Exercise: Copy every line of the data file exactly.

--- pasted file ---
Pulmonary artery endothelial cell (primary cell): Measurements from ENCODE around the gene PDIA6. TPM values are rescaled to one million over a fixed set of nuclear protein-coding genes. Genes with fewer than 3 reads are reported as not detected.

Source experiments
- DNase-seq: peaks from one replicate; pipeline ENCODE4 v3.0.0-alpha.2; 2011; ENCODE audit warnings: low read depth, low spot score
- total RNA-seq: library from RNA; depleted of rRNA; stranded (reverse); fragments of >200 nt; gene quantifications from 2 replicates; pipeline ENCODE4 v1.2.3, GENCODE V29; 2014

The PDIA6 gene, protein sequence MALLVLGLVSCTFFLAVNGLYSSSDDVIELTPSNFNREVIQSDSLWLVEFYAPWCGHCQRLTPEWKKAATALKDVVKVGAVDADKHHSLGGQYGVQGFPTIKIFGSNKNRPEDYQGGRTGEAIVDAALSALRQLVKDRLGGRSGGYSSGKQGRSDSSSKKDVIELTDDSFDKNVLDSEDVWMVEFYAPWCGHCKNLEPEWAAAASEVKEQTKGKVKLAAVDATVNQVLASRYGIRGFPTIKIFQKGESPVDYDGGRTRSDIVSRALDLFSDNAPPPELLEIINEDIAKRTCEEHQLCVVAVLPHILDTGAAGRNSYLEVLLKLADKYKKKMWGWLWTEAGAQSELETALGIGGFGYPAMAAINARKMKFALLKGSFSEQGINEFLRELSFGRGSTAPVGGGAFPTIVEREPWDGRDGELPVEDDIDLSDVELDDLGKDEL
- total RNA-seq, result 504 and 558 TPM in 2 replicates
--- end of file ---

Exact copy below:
Pulmonary artery endothelial cell (primary cell): Measurements from ENCODE around the gene PDIA6. TPM values are rescaled to one million over a fixed set of nuclear protein-coding genes. Genes with fewer than 3 reads are reported as not detected.

Source experiments
- DNase-seq: peaks from one replicate; pipeline ENCODE4 v3.0.0-alpha.2; 2011; ENCODE audit warnings: low read depth, low spot score
- total RNA-seq: library from RNA; depleted of rRNA; stranded (reverse); fragments of >200 nt; gene quantifications from 2 replicates; pipeline ENCODE4 v1.2.3, GENCODE V29; 2014

The PDIA6 gene, protein sequence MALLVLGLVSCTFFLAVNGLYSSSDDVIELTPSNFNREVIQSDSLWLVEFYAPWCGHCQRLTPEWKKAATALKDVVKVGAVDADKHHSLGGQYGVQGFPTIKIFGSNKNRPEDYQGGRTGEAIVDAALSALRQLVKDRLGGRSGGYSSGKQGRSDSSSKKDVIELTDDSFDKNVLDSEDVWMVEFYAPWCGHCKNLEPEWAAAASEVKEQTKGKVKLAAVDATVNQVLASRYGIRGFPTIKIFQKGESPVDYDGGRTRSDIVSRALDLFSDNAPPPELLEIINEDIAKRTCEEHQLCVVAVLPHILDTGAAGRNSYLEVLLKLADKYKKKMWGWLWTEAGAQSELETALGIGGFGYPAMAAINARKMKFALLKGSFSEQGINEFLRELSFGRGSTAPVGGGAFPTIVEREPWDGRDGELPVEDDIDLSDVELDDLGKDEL
- total RNA-seq, result 504 and 558 TPM in 2 replicates